Editor's note: This article has been updated to correct a typographical error in a quotation and to clarify when Finisar expects to begin producing samples.
Grayson College has announced that it has received a $541,000 grant for the training of Finisar's first wave of employees. College officials said this training will be designed to prepare the employees for their upcoming duties and the conditions they will be working in.
The grant, issued by the Texas Workforce Commission as a part of the Skills Development Fund program, will be primarily focused on providing training for newly-hired employees while also providing additional training for experienced employees, college officials said.
“This is mostly about what does a new hire coming in need to know to function in their job,” Djuna Forrester, executive director of the Grayson College Center for Workplace Learning, said in a phone interview Tuesday.
In December, Finisar announced plans to expand its production of vertical-cavity surface-emitting lasers at its new Sherman facility in 2018. The plant was formerly the home of MEMC, but had remained vacant for some several years before it was purchased by Finisar.
VCSELs are a small semiconductor device that use light to measure the depth at which light is reflected, and are used in Apple iPhone product line for 3-D sensing technology, including Face ID and Animoji among other features.
Forrester said the program will cover a variety of topics ranging from how to handle the electronic wafers used to produce the VCSELs, chemical safety and clean-room safety. In addition to these skills, Forrester said employees will also be given the opportunity to get experience working in the clean suits, also known as “bunny suits,” that will be used in the Finisar plant.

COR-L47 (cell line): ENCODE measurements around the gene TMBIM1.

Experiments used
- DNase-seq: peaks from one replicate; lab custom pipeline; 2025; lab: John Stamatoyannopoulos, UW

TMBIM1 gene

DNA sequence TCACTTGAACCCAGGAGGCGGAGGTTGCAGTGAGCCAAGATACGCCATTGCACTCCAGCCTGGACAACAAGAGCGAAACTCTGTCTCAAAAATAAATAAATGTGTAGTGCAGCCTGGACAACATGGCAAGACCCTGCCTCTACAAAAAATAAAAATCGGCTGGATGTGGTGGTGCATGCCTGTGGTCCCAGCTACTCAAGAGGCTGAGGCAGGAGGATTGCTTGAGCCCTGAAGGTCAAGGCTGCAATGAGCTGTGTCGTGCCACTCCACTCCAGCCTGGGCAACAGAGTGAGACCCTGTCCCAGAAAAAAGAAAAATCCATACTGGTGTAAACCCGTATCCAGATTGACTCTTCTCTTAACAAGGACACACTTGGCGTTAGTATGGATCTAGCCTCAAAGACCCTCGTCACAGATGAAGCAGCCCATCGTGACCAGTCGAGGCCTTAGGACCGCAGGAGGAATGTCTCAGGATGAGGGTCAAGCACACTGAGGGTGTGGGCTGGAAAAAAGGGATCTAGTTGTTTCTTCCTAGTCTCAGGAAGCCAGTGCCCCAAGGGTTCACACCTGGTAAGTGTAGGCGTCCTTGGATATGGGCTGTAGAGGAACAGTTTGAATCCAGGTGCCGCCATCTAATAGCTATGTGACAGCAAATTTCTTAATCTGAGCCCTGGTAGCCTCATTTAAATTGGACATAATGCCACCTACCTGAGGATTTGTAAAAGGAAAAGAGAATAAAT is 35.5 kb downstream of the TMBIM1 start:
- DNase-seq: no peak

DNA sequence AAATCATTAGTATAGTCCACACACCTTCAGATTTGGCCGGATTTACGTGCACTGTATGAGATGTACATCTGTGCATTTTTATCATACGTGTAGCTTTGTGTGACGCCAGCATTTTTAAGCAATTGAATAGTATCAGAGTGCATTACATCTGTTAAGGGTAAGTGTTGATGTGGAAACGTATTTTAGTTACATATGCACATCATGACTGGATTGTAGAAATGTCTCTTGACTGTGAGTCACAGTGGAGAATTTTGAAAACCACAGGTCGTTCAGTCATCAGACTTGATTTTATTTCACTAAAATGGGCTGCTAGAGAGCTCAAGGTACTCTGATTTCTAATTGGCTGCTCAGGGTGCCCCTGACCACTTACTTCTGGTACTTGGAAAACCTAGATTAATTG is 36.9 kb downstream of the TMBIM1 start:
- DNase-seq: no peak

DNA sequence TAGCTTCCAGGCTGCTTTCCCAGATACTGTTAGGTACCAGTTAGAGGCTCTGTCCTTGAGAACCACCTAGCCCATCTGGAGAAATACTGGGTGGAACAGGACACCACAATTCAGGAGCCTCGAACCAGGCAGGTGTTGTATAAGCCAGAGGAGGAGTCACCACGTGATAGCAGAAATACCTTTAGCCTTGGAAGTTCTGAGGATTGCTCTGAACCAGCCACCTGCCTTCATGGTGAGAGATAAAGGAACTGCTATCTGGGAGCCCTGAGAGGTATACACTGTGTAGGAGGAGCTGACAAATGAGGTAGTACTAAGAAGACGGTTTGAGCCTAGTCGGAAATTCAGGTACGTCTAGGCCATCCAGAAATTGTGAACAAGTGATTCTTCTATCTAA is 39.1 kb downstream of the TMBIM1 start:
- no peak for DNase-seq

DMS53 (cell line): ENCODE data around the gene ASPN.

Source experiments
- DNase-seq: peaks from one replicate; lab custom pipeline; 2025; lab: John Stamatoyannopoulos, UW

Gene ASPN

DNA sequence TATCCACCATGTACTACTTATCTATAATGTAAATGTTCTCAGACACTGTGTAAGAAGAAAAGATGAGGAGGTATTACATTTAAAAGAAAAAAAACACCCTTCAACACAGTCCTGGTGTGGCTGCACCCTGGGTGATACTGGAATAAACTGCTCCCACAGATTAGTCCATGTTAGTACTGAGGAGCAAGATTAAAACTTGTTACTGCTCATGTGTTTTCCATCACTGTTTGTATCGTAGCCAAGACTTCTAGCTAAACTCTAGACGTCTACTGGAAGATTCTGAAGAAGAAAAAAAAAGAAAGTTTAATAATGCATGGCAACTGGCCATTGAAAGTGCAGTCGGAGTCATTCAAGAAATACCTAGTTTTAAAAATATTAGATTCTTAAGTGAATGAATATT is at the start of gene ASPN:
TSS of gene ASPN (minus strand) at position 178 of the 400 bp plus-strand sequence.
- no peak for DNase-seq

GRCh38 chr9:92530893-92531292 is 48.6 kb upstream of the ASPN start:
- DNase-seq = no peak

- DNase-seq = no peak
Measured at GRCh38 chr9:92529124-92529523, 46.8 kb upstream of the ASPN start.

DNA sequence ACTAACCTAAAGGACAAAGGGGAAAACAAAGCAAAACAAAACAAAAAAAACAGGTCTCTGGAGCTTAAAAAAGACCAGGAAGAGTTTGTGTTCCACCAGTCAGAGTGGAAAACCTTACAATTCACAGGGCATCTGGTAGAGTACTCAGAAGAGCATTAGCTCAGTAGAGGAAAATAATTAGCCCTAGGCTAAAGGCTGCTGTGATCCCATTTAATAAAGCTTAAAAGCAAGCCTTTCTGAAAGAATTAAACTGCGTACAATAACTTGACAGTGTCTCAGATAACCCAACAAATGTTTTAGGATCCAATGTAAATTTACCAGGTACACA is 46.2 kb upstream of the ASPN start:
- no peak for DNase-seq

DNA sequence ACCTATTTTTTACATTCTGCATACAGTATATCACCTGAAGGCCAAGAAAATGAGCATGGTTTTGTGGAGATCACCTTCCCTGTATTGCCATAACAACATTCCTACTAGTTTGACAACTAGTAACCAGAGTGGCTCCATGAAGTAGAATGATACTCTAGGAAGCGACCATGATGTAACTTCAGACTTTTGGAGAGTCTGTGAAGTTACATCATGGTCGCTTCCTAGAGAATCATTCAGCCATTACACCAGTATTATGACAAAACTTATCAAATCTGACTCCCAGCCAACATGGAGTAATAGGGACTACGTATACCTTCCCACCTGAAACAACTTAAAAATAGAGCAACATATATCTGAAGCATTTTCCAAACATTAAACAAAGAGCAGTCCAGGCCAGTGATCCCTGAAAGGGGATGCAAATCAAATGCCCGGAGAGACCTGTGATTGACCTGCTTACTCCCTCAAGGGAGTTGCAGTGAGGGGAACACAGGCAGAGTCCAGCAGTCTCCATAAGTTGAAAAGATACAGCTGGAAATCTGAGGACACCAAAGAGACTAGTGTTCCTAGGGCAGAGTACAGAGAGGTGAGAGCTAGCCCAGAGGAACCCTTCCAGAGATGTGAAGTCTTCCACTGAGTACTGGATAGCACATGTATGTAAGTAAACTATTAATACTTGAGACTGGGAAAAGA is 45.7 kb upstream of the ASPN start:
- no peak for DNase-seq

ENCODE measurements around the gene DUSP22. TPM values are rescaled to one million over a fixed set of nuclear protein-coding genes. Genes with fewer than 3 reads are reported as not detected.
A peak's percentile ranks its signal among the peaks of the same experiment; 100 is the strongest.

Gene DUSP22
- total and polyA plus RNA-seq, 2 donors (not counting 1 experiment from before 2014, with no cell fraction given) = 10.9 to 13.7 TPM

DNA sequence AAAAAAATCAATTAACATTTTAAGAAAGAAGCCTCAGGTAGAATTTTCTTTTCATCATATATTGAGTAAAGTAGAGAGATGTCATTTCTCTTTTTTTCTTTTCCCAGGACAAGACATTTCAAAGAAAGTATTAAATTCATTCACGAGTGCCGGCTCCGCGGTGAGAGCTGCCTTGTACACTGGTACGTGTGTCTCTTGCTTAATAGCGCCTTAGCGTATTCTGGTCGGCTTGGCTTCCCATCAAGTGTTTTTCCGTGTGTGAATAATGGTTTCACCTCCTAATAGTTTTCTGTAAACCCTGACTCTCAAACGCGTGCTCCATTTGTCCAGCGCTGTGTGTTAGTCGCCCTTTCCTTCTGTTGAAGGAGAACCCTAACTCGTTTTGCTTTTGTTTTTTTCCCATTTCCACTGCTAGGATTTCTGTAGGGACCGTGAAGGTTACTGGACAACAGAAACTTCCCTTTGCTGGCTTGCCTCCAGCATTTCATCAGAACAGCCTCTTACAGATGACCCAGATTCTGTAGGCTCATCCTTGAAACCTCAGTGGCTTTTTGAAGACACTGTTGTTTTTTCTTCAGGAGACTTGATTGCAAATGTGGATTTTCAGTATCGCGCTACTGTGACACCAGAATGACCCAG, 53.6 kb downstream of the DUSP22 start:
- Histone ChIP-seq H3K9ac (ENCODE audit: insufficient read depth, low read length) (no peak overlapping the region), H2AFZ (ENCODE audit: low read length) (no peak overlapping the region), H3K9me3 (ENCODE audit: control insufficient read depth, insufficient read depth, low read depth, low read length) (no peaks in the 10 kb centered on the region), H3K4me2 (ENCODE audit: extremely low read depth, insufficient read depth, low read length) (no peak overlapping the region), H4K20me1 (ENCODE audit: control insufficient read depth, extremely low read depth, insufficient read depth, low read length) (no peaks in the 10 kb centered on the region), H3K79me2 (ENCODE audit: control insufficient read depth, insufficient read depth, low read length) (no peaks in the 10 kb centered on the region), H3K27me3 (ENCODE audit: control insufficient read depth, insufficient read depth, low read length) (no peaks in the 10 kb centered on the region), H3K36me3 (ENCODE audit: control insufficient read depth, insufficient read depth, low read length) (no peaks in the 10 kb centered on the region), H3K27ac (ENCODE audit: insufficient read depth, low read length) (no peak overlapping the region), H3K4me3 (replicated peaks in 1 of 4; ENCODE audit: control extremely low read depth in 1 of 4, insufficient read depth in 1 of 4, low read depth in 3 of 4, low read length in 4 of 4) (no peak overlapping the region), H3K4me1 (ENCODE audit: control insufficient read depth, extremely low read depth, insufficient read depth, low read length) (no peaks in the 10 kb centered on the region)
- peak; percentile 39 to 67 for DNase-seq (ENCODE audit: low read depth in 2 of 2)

This would also give prospective employees the chance to feel out the work conditions and determine if it is a good fit for them, Forrester said.
With these training session and classes, Forrester said GC has had to bring in local experts with experience in semiconductor and electronic production to assist and provide expertise.
“Since this involves clean-room safety, this is sort of new territory for us,” she said.
Currently, the future employees are being trained in groups of 18, with plans for the training of the initial wave of employees to be completed in February 2019.
For some of the new employees, this will be their first steps into semiconductor manufacturing, Jeff Brown, general manager and vice president of Finisar Sherman said. With the news of Finisar coming to Sherman, Brown said it brought in applicants with a wide range of experience.
“For the project in Sherman, there a wide range of jobs,” he said, noting that it gives Finisar the ability to “train from the ground up.”
Brown said more than 50 percent of the initial wave of employees have some experience in the field, but he expects this to decline over time as future generations of workers are hired on.
“In the future, as we move forward, it could be near zero (percent), and we are OK with this,” he said.
Forrester said the training for the first set of employees started in May through Finisar before the grant was officially awarded. However, when the grant was awarded to GC on June 25, the college was ready to move forward with the program within a day, she said.
So far, the training has produced 60 employees, Brown said, with the plant on track to produce its first samples within the next month. Brown said the company plans to ship the first samples to customers in September.